-Prime Minister stunned by This Morning presenter who hands him card with names he found after a 'cursory glance' at the internet
-No. 10 condemn the 'stunt' saying those named on the list will want to defend themselves
-Mr Cameron accuses programme of of fuelling a 'witch-hunt, particularly against people who are gay'
-Tory MPs condemn the 'celebrity ambush' which could break Ofcom rules
-Mr Schofield issues an apology for a 'mis-judged camera angle'
By Matt Chorley, Mailonline Political Editor
David Cameron was today sensationally handed a list of alleged Tory paedophiles on live television.
This Morning presenter Phillip Schofield said he had compiled the list of names after a three-minute ‘cursory glance’ at the internet, and gave it to the Prime Minister live on ITV1.
But the presenter later admitted a 'misjudged camera angle' meant some of the names could have been seen by the programme's millions of viewers. Tory MPs said Mr Schofield should take his claims to to the police, not 'ambush' the Prime Minister.
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If the names are clear enough to read, it could trigger legal action from the individuals involved.
Mr Schofield sensationally apologised for flashing the card in front of the cameras: 'If any viewer was able to identify anyone listed, I would like to apologise and stress that was never my intention.
'I was not accusing anyone of anything and it is essential that it is understood that I would never be part of any kind of witch hunt.
'Unfortunately there may have been a misjudged camera angle for a split second as I showed the Prime Minister some information I had obtained from the internet.
'I asked for his reaction to give him the opportunity to make a point which he very clearly made about the dangers of any witch hunt.'
Mr Schofield handed over the card with names gleaned from the internet, telling the Premier: 'You know the names on that piece of paper. Will you be speaking to those people?’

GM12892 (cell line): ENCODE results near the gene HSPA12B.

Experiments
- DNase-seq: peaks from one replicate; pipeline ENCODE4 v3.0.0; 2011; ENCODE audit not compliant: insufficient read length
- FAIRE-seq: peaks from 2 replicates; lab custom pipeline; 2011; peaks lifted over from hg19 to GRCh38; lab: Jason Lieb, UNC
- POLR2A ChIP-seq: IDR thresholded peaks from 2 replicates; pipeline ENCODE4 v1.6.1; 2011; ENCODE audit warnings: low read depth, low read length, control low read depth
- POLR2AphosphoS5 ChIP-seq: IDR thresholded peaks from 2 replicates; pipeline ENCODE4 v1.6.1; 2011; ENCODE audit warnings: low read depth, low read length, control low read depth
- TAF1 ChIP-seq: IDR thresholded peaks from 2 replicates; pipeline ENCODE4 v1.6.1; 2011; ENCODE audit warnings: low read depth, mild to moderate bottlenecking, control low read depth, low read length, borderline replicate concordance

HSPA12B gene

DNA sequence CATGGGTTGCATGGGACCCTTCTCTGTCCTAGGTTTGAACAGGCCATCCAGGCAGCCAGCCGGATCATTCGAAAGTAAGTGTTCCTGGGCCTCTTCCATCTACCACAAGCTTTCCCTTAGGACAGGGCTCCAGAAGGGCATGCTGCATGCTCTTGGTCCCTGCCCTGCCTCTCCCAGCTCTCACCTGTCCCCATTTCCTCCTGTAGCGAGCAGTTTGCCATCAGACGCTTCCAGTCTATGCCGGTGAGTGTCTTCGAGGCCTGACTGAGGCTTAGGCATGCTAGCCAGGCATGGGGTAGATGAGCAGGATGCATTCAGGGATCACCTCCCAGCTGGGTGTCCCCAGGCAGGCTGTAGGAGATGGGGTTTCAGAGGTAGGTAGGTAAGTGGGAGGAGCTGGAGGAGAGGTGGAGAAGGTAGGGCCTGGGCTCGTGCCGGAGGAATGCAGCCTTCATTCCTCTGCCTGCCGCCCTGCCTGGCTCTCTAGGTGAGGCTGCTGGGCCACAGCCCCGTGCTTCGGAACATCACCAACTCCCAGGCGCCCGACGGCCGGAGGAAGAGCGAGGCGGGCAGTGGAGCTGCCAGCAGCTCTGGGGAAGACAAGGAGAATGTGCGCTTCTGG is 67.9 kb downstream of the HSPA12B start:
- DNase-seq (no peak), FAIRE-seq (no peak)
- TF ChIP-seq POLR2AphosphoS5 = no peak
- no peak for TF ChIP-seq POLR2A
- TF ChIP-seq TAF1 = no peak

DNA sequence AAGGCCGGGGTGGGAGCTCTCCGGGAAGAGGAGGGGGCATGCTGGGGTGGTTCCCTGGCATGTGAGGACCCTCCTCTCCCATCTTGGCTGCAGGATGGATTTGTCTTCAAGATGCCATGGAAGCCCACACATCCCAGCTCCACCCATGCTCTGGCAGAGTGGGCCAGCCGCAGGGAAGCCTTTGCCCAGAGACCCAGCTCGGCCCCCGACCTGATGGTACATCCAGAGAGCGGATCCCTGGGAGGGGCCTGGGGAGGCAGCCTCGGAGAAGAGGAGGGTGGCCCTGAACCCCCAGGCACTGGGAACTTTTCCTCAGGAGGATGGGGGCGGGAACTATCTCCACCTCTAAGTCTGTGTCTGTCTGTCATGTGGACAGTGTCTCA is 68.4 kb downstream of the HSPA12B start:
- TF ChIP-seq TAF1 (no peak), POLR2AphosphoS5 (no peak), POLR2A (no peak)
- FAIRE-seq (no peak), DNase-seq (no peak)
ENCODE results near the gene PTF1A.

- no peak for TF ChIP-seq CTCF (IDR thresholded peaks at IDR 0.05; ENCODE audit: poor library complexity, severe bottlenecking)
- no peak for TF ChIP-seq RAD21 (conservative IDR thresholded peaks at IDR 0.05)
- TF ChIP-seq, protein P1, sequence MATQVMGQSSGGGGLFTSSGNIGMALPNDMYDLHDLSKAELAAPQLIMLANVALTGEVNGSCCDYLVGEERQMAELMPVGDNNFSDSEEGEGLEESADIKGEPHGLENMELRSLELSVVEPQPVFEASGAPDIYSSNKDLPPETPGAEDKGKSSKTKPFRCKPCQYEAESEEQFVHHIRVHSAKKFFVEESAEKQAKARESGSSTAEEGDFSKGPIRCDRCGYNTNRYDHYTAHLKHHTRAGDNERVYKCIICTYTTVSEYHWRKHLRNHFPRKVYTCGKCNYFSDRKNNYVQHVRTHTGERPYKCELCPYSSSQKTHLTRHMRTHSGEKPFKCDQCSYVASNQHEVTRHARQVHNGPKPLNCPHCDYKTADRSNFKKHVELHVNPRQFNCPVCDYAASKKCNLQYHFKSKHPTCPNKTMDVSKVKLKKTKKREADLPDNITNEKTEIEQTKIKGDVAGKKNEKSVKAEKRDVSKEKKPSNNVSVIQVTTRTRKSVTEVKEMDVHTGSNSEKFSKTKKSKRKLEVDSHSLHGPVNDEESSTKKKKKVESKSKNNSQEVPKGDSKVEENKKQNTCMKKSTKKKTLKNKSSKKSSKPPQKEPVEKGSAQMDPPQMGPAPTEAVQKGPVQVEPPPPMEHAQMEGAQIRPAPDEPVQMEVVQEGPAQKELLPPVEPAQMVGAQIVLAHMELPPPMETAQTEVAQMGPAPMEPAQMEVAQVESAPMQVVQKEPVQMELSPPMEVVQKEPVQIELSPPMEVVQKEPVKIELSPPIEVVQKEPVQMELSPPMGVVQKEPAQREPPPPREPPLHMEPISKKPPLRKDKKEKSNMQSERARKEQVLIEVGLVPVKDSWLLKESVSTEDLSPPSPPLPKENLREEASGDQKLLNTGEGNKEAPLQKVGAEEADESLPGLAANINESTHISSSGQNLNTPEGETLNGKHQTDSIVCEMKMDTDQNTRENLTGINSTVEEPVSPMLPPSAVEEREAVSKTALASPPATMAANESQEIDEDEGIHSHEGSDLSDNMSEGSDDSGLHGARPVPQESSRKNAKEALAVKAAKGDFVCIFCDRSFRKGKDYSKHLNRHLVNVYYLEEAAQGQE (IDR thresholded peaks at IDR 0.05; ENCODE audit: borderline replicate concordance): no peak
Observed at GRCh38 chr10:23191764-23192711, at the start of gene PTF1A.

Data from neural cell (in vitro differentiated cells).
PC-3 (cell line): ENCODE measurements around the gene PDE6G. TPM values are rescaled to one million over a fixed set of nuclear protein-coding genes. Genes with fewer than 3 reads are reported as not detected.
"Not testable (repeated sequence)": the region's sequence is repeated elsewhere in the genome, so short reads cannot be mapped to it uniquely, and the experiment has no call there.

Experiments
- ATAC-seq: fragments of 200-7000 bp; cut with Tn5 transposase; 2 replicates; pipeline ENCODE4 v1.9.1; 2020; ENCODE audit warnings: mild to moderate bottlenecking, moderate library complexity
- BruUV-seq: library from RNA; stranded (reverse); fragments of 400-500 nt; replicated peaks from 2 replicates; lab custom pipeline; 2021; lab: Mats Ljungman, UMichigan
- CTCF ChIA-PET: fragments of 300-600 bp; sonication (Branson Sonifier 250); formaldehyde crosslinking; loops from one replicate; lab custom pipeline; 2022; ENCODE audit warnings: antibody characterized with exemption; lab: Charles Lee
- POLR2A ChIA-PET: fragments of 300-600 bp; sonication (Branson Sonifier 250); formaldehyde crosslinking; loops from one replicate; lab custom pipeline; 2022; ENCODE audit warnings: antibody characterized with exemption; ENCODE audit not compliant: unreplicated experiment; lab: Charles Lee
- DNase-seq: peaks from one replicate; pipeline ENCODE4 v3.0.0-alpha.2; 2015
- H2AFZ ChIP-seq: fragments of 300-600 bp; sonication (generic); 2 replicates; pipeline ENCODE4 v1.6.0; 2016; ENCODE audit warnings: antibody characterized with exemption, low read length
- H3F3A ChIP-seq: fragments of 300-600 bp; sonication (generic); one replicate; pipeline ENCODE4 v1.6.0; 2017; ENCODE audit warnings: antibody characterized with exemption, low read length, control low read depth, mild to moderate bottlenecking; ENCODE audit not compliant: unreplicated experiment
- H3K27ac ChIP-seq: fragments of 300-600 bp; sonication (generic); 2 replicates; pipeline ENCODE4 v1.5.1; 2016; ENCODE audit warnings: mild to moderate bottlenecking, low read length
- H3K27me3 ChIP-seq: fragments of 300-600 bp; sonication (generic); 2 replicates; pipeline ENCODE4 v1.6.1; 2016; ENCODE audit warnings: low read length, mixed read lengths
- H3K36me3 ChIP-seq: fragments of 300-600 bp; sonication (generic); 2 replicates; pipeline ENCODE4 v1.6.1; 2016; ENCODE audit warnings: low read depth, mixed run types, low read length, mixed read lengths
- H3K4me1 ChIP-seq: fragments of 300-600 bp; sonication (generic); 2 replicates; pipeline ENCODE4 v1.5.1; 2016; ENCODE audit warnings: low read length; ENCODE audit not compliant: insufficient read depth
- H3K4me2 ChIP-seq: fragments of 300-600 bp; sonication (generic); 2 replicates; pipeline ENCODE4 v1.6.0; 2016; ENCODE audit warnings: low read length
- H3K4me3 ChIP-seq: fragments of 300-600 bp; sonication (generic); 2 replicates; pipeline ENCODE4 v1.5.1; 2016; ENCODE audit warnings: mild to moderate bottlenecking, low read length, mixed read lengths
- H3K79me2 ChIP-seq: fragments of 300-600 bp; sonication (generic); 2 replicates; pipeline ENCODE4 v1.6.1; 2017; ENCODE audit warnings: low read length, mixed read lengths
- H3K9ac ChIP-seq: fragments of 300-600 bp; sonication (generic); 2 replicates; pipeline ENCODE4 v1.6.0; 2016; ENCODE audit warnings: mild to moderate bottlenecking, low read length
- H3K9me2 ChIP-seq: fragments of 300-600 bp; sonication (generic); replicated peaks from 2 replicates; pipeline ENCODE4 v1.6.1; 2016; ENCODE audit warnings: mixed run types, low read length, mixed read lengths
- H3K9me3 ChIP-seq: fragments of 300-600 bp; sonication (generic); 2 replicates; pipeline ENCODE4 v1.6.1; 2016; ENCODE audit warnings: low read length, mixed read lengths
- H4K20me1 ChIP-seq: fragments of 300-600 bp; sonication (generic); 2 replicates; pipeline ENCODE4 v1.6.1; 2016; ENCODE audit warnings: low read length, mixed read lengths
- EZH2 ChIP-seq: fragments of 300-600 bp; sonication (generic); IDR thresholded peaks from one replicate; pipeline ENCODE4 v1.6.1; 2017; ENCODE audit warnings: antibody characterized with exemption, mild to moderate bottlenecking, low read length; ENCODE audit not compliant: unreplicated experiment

A clearly-unhappy Mr Cameron said he did not like what the presenter was doing, and warned he was fuelling a ‘witch hunt'. He said: 'There is a danger if we are not careful, that this can turn into a sort of witch-hunt, particularly against people who are gay.
‘I’m worried about the sort of thing you are doing right now…. giving me a list of names you have taken off the internet.'
He urged anyone with information to contact the police.
Mr Cameron did not look at the card on air, but placed it on the table in front of him.
An aide to the PM said Mr Cameron 'did not think it was handled in the right way'. A No10. source added: 'This silly stunt has resulted in people's names being put out there. They will want to vigorously defend themselves.'
Tory MP Rob Wilson told MailOnline: 'Some of us have been painstakingly trying to get to the bottom of these allegations about Jimmy Savile and others for months in a responsible and diligent way.'
Mr Wilson added: 'It is very unhelpful for celebrities to ambush the Prime Minister and reveal information that is not in the public domain for very good reason.
'If Phillip Schofield feels his information is water-tight, he should take it to the police without delay.
'I am now concerned that by doing this ITV has, albeit inadvertently, broken Ofcom rules that people implicated in this way must be given a right to reply to allegations in advance.'
It follows claims by Steve Messham on Newsnight last week that he was abused by a former top Tory at the Bryn Estyn home in North Wales.